Excellencies, Ladies and gentlemen,
The people of Afghanistan need a lifeline.
After decades of war, suffering and insecurity, they face perhaps their most perilous hour.
Now is the time for the international community to stand with them.
Let us be clear: This conference is not simply about what we will give to the people of Afghanistan. It is about what we owe.
Even before the dramatic events of the last weeks, Afghans were experiencing one of the worst humanitarian crises in the world.
Today, one in three Afghans do not know where their next meal will come from.
The poverty rate is spiralling – and basic public services are close to collapse.
Hundreds of thousands of people have been forced to flee their homes.
At the same time, Afghanistan faces a severe drought – the second to hit the country in four years.
Many people could run out of food by the end of this month, just as winter approaches.
And, of course, COVID-19 continues to stalk the country.
The United Nations family - and the humanitarian system at large - are delivering for the people of Afghanistan — with food, life-saving interventions and essential health care – including maternal health care.
We have established robust mechanisms to coordinate the response across development and humanitarian efforts – anchored in human rights.
I asked the Under-Secretary-General for Humanitarian Affairs and Emergency Relief Coordinator, Martin Griffiths, to travel to Kabul last week to meet the leadership of the Taliban.
He reinforced our commitment to deliver impartial and independent humanitarian assistance and protection to millions of people in need.
He emphasized the critical role of women in the delivery of aid, and urged all parties to ensure their rights, safety and well-being.
He called for all civilians – especially women, girls and minorities – to be protected at all times.
The de facto authorities pledged — in person and in a follow-up letter to Under-Secretary-General Griffiths — that they will cooperate to ensure assistance is delivered to the people of Afghanistan.
Our staff and all aid workers must be allowed to do their vital work in safety — without harassment, intimidation or fear.
To continue our life-saving efforts in Afghanistan we need four things right away.
We need more. We need it quickly.
And we need it to be flexible enough to adapt to the fast-changing conditions on the ground.
I urge you to support our Flash Appeal for $606 million, to get urgent assistance to 11 million people in the next four months.
Today we are announcing a $20 million allocation from the UN’s Central Emergency Response Fund to support the humanitarian operation in Afghanistan.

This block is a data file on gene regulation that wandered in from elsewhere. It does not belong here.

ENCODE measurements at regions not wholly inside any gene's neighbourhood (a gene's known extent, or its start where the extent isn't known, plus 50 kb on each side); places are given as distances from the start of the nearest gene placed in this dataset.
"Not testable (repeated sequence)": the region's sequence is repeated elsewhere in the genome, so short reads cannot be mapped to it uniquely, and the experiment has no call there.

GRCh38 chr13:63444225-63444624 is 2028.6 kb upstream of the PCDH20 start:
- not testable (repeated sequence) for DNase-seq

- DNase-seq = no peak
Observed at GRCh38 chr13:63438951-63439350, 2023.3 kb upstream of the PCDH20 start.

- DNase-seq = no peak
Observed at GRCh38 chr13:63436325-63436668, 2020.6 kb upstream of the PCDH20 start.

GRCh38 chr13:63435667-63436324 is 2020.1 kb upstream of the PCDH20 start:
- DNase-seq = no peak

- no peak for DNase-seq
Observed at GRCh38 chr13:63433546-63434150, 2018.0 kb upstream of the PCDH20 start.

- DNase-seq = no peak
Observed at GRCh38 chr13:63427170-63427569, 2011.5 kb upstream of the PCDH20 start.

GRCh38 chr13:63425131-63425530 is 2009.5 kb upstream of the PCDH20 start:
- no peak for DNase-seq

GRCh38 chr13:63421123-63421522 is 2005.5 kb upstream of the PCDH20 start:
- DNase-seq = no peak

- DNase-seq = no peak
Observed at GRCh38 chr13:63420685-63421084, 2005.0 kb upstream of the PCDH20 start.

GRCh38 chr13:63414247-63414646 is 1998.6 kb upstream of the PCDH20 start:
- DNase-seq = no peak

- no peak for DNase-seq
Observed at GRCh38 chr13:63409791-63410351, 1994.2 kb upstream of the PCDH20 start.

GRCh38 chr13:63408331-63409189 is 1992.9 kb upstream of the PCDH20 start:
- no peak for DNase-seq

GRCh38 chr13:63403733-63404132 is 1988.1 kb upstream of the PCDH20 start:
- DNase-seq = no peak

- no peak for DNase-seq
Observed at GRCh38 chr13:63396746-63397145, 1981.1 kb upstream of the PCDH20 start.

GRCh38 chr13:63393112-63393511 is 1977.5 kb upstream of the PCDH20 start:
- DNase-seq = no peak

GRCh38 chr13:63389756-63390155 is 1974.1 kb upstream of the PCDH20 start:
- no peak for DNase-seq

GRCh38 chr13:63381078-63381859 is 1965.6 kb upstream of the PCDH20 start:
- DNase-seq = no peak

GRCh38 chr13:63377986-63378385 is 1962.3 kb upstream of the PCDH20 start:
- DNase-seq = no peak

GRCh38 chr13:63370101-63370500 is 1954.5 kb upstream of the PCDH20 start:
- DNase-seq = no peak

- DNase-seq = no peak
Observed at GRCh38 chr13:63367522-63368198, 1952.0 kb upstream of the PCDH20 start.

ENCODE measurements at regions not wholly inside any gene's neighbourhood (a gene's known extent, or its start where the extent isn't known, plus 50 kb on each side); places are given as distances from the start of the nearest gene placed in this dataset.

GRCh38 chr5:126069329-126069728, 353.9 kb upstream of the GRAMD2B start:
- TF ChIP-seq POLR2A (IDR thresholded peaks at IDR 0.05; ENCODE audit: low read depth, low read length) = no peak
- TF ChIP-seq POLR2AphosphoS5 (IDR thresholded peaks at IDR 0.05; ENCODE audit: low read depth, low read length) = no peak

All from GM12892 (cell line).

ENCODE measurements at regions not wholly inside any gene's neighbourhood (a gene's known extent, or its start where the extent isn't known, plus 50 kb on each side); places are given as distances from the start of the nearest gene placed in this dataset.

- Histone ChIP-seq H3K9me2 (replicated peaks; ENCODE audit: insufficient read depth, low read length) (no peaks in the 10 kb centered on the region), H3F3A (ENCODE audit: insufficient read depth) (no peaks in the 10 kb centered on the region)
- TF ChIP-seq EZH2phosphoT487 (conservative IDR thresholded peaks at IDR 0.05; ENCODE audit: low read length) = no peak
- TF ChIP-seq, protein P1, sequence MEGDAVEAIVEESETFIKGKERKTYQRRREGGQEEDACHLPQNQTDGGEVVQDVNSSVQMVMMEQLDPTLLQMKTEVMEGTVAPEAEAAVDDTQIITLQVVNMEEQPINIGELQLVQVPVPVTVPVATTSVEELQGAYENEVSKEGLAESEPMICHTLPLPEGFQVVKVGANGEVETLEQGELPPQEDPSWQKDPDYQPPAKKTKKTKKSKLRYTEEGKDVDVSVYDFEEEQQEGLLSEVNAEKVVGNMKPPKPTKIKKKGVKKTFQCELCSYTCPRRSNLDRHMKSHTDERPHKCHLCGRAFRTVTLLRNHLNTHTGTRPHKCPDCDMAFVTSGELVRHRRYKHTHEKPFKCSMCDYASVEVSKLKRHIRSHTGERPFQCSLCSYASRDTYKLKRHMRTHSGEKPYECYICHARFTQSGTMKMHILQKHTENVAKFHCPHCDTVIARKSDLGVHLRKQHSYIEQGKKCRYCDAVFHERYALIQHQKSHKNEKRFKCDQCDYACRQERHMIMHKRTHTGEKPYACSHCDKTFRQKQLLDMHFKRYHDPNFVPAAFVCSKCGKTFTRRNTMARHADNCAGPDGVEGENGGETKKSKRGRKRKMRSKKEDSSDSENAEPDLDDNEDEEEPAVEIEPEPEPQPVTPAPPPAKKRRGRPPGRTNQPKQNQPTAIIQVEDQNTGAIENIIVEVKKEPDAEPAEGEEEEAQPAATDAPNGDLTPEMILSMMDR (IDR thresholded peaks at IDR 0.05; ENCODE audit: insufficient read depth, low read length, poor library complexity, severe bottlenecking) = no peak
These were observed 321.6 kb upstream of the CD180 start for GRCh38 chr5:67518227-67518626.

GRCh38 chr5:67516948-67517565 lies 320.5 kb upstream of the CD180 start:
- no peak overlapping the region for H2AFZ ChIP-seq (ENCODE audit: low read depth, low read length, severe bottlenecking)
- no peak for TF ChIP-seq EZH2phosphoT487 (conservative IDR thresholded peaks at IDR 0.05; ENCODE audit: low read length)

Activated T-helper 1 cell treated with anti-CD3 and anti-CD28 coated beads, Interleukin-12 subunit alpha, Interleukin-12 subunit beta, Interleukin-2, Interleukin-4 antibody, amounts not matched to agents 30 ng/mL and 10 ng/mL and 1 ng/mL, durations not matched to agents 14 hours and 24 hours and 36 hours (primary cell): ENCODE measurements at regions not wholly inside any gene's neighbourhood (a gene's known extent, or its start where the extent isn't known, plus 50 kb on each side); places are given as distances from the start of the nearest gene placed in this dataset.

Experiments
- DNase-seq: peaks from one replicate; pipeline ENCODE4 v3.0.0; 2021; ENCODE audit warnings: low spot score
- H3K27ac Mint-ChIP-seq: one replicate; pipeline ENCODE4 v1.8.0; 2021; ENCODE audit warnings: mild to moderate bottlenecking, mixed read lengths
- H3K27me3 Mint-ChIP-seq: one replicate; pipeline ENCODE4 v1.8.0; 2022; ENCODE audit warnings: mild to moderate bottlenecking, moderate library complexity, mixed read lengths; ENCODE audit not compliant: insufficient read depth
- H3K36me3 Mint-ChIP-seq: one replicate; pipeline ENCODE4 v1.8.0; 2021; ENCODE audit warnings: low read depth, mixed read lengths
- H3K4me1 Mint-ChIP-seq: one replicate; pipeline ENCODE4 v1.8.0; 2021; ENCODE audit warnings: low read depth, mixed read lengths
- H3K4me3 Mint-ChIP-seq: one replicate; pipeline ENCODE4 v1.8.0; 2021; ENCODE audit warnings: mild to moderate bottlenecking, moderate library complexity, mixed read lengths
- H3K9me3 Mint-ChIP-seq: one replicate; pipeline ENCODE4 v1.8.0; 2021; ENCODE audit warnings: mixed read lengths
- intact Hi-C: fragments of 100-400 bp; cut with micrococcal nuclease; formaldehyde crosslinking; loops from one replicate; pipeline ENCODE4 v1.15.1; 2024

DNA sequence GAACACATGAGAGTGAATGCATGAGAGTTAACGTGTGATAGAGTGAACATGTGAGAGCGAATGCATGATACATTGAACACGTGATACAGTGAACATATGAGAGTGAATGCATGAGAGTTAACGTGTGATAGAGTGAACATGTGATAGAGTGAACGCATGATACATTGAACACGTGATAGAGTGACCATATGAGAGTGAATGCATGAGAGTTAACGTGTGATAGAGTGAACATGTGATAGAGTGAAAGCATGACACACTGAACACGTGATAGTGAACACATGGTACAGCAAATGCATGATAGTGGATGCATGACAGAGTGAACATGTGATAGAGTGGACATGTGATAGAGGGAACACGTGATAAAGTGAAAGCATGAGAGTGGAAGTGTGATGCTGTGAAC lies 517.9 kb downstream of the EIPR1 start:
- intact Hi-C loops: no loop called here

Second, we need your help to boost humanitarian access, including the airbridge with Kabul and other hubs in Afghanistan.
The United Nations Humanitarian Air Service — UNHAS — established an airbridge from Islamabad into Kandahar, Mazar and Herat, with operations running since the end of August.
Yesterday, UNHAS flights were resumed from Islamabad to Kabul — and are now fully operational across the country.
This work must continue. Much more is needed.
We need to be able to move aid workers and humanitarian supplies in and out of the country.
We need unimpeded access to get to hotspots quickly, safely monitor response and move relief items within the country.
Third, we need to safeguard the rights of women and girls in Afghanistan – including through access to education and other essential services.
One of the bright spots of Afghanistan today is the new generation of women leaders and entrepreneurs – educated and flourishing over the last two decades.
Afghan women and girls want to ensure that gains are not lost, doors are not closed and hope is not extinguished.
This is central to the future of the country and every Afghan.
Finally, we need to ensure that our humanitarian response saves lives but also saves livelihoods.
The people of Afghanistan are facing the collapse of an entire country – all at once.
Afghanistan faces a development emergency and we must protect the progress of the two last decades.
In doing so, we must ensure that local economies remain functional; that people can stay in their communities and in their homes; that they have access to basic services, basic income and social protection.
The international community must find ways to make cash available to allow the Afghan economy to breathe – a total collapse would have devastating consequences to the people and risk to destabilize the neighbouring countries with a massive outflow.
Stopgap solutions are critical – but the Afghan people will need our support over the long haul.
So, too, will Member States generously opening their doors to Afghans forced to flee their country.
And all Member States must respect international refugee protection responsibilities.
Our support must match the scale of the needs.
I have visited Kabul many times over many years of conflict.
These missions were full of horror, misery and grief.
But they were also marked by the hope, faith and determination of the Afghan people I met.
They want extreme poverty to be eradicated. They want decent jobs to be available. They want their lives and basic freedoms to be protected. They want their country free of insecurity and terror.
In short, they want what every member of the human family wants and deserves.
We need to invest in that hope and promise.
Allow me to close with a special word of admiration and gratitude to the United Nations staff and the entire aid community in Afghanistan – the vast majority of whom are Afghan nationals.
They are doing extraordinary work throughout the country and have my full solidarity.
Let us commit to support them as they support the Afghan people – and to ensure they can do their work safely.
Time is short and events move quickly in Afghanistan.
Let us extend a lifeline to the people of Afghanistan – and do everything we can – and everything we owe – to help them hold on to hope.